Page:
This week, we’ll transition from our discussions of New Criticism and Formalism to an investigation of reader-response (or “reader-oriented”) criticism. Yet we can’t put New Criticism off to the side just yet without addressing the final stage of our three-part method of investigation–learn the literary theory: check. Apply the literary theory: check. Critique the literary theory: (see below).
Our main bloggers for this week are Josh Kim and Brian Finnerty. By Monday at midnight, Josh and Brian will compose and post responses that will then be commented on by the group. They’ll respond to the following:
Last week, for Thursday’s class, I asked you to read Cleanth Brooks’ short essay, “The Formalist Critics”, in which Brooks described, in 1951, what he perceived to be the merits of New Criticism/Formalism (of which he is a practitioner). After reading (or re-reading) this essay, write a letter of 500-550 words to Cleanth Brooks in you do the following
- Isolate at least two specific claims Brooks makes about New Criticism as an approach to literature and address them: do you agree? why? do you disagree? how so? (When you do this, please refer your imagined reader, Dr. Brooks, back to his own language in the essay. (i.e. “Towards the conclusion of your essay your propose that, “…_____…,” a point with which I agree/disagree” or something to that effect.)
- Consider your own encounter with New Criticism over the last week and a half and make an argument, based on your experiences analyzing the work of Wallace Stevens and Emily Dickinson, about what the most useful aspects of this method have been for you. Then, explain what you perceive to be one of its flaws as an overall approach to intepreting literature. (You may want to discuss, for instance, whether the technique lends itself more easily to poetry than prose.)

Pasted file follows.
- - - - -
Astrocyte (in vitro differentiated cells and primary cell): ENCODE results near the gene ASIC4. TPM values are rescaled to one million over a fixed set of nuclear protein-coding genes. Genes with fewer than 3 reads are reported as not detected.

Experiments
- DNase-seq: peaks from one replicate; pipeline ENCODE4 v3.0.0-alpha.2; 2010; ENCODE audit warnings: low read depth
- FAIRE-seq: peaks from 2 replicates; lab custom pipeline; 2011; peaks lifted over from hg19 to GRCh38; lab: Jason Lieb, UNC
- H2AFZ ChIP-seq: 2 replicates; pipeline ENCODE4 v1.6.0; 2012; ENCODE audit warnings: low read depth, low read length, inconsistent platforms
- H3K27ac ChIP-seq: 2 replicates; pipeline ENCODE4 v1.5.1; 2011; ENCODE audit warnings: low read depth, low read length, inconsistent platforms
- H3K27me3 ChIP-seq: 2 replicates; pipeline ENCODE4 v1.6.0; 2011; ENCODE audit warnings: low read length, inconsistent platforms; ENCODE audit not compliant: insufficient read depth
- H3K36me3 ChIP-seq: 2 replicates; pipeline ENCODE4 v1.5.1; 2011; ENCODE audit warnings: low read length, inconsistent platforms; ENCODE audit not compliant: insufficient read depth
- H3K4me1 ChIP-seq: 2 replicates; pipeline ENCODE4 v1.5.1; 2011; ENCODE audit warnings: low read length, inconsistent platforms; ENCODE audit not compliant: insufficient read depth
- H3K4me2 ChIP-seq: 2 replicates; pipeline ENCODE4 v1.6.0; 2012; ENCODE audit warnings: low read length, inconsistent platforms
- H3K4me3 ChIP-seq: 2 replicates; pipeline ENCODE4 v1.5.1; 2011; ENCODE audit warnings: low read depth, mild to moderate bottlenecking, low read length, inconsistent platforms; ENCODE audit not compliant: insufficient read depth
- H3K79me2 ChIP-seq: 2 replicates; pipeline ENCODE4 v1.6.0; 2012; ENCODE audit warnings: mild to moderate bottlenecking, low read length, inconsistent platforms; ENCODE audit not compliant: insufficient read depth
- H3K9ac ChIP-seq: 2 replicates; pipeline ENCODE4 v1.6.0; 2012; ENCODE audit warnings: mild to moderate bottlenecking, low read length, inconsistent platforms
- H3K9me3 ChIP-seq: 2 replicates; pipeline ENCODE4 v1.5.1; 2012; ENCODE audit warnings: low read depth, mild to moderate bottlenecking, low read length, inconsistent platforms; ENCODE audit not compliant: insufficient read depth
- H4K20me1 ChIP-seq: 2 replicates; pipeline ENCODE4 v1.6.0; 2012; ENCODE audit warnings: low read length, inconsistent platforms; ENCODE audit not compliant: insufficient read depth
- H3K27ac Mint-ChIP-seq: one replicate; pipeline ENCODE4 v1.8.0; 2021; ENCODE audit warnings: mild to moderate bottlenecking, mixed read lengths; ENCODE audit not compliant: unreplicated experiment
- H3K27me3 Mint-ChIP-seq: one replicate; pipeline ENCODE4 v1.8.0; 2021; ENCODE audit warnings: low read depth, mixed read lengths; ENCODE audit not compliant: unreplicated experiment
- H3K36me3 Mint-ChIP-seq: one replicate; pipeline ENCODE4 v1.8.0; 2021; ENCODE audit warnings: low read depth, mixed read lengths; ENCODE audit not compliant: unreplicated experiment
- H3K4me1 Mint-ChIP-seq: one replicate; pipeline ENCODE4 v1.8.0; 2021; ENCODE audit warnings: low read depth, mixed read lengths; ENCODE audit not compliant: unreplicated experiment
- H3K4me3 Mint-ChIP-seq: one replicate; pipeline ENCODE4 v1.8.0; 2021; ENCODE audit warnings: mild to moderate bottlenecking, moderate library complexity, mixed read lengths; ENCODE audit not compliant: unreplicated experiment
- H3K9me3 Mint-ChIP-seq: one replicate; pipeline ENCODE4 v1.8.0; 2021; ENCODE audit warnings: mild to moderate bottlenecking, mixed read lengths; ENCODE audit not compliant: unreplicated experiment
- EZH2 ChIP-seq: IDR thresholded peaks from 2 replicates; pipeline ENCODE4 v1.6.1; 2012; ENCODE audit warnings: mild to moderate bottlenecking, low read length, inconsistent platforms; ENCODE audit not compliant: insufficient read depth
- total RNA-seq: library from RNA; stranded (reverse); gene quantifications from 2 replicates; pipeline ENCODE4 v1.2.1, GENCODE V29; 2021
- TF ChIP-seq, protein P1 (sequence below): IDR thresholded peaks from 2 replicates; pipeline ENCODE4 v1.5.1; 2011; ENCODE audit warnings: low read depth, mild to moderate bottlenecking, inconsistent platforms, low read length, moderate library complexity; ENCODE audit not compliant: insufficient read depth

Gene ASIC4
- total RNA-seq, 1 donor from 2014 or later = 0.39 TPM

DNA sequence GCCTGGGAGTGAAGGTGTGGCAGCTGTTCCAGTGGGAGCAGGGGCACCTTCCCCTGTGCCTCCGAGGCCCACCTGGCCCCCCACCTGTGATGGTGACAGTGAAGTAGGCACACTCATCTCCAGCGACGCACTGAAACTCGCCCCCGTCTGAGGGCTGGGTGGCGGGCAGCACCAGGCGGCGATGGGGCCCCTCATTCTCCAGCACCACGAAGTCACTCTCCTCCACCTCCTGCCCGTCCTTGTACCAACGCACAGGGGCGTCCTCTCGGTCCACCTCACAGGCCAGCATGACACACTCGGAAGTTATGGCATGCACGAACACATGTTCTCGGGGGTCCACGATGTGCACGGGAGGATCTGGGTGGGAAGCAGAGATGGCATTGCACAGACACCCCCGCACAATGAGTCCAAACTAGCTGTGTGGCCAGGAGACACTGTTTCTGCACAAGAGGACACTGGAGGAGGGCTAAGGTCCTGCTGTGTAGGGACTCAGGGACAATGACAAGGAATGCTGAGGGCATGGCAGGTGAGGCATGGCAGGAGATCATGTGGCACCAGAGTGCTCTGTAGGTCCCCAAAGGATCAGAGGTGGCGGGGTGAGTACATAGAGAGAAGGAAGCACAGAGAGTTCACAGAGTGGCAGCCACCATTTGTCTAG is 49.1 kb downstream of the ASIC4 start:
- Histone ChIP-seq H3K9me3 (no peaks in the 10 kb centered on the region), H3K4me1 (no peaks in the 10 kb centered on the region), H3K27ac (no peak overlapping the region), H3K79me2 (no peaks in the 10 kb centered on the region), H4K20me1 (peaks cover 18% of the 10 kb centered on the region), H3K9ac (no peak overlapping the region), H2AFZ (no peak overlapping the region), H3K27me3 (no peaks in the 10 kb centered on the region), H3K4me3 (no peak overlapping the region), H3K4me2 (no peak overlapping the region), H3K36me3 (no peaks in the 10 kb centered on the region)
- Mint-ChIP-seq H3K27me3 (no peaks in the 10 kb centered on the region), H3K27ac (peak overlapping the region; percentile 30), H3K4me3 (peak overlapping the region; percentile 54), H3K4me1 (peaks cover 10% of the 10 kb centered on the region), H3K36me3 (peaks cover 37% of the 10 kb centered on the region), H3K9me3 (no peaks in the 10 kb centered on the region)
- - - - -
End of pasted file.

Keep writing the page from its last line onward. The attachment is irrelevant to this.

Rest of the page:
- Conclude with a closing adieu and your name (“Until we meet again…” or something more lively…go to town.)
Commentators on this post, who should submit their responses by midnight on Wednesday, should weigh in (in 150-200 words) on their own reactions to Brooks’ defense of the New Critical approach, as well as highlighting anything you think the main bloggers said particularly well, or something you wish they would have mentioned.
Reading for the week is on the “course readings” page of this blog. Just this once, I’ve attached the “reader-response” section for those last few people who may not yet have Charles Bressler’s Literary Criticism. Also, as we did not get to discuss Flannery O’Connor’s “A Good Man is Hard to Find” on Thursday, that will be on the table for discussion this week, too, along with our new story, “The Ones Who Walk Away from Omelas”–one of my favorites.
Looking forward to seeing you on Tuesday at 1:40,